For the past few weeks, I've been walking past a new triple-decker under construction on Cumberland Avenue, on the western slope of Munjoy Hill, designed by Kaplan Thompson Architects.
Wednesday, January 26, 2011
Today I learned that it's aspiring towards "Passive House" energy efficiency standards: "no fossil fuels will be needed for electricity, a/c or heating," according to the developers' facebook page, and it's being built "at a cost comparable to a traditional building." [edit - I've since learned that, although the building is borrowing some "passive house" concepts, it won't be certified under the strict Passive House standards.]
There's a lot more to like about this building, though: it's being built in the heart of the city, within easy walking distance of neighborhood groceries, downtown offices, and bus lines. It takes advantage of the city's newly-reduced parking requirements for downtown housing (more on that below, though). It fits in well with its neighborhood, as a modern update to the familiar triple-decker style. And it will bring in three more households to the neighborhood - which means more customers for local businesses, more eyes on the street looking out for their neighbors, and three fewer ranch houses chomping up forest and farmland in the suburbs.
In the past few years, City Hall has loosened its regulations considerably to make this kind of development possible. In the 1990s, for instance, this building would have been illegal: Portland's zoning code actually required developers to build ranch-style houses with suburb-sized front lawns in neighborhoods like Munjoy Hill (there'a a bizarre relic of this era on Atlantic Street). In 2008, the City reduced its residential parking requirements so that new housing wouldn't be required to dedicate more space to cars than to humans. This building takes advantage of that revision - the old zoning code would have required 2 parking spots for each unit, which wouldn't have left any room on the small lot for an actual building.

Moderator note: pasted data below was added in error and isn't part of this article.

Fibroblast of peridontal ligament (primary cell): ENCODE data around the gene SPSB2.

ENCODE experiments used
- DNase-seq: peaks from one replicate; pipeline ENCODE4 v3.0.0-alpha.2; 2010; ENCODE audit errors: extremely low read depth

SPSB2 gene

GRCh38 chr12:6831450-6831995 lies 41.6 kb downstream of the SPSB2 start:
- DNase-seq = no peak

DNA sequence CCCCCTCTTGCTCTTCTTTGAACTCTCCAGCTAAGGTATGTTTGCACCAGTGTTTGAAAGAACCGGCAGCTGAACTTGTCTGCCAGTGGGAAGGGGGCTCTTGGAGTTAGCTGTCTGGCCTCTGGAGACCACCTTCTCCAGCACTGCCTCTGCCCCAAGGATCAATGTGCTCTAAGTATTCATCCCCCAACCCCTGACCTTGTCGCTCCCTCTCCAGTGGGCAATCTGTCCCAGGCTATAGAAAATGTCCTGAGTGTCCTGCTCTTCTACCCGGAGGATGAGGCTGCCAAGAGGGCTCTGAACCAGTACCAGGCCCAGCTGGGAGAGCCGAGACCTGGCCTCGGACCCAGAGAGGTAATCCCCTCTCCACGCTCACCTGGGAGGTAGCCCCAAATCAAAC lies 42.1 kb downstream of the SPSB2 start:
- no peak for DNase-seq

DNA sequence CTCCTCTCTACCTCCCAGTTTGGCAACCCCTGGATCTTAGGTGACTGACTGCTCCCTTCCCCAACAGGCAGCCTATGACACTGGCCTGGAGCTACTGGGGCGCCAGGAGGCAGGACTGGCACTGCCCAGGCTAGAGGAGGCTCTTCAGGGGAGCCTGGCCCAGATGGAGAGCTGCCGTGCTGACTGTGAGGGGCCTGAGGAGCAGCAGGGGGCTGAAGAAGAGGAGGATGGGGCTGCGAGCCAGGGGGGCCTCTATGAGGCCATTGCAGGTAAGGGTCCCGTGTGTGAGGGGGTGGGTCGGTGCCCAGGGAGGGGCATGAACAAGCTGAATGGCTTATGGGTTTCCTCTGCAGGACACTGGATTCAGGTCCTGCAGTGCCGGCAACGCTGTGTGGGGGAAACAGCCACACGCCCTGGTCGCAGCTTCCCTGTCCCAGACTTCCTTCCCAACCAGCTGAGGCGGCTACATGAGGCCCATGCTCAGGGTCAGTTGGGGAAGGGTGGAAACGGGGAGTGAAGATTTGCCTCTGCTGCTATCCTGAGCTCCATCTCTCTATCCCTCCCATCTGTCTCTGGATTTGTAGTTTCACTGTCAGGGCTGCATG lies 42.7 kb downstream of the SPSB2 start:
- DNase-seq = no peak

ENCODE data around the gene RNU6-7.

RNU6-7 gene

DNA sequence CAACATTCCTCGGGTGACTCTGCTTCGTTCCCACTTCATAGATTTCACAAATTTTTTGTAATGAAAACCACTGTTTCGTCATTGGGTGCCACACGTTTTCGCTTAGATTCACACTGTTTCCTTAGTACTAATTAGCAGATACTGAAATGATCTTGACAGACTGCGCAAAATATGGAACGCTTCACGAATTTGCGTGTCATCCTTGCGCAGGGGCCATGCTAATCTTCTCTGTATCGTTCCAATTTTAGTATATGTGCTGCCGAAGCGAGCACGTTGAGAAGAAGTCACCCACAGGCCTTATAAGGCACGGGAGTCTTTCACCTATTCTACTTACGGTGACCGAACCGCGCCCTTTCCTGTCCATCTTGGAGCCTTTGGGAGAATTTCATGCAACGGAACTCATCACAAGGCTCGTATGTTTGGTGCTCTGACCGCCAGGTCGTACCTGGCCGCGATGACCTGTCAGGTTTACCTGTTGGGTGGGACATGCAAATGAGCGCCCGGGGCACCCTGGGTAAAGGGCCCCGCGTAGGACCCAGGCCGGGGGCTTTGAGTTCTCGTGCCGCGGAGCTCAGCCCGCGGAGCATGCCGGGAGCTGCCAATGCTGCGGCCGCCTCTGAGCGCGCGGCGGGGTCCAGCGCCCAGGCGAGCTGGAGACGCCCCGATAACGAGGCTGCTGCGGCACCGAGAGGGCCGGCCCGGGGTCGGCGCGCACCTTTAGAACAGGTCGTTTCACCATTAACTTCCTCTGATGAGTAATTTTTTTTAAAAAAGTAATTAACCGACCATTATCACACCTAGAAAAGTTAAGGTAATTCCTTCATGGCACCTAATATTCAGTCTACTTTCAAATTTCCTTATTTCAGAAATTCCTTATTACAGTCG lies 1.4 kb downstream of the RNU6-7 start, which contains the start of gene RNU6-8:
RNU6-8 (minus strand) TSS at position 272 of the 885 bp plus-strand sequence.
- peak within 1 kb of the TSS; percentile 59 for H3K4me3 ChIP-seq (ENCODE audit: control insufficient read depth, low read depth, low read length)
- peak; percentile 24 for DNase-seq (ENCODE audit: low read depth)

This project still sets aside space for 3 cars - which is far more parking than Portland's historic triple-decker buildings provide. In such a centralized location, it's highly probable that some potential buyers won't need a parking spot at all. But because the builders were forced to provide them, two things will happen: first, the building as a whole will be more expensive to build, and less affordable for buyers. And second, the homebuyers who are interested are more likely to own cars (since parking is included), which means that the neighborhood will have more car traffic than it otherwise would.
The developers will also lose potential customers (the ones who don't own cars and aren't willing to pay extra for a parking space they don't need), which means that building this building, and others like it, will be more financially risky.
So while Portland's parking requirements are less stupid than they used to be, the fact that we still have them at all means that City Hall is still mandating less affordable housing, less development, fewer customers for local businesses, and more traffic - contrary to all of our city's stated goals.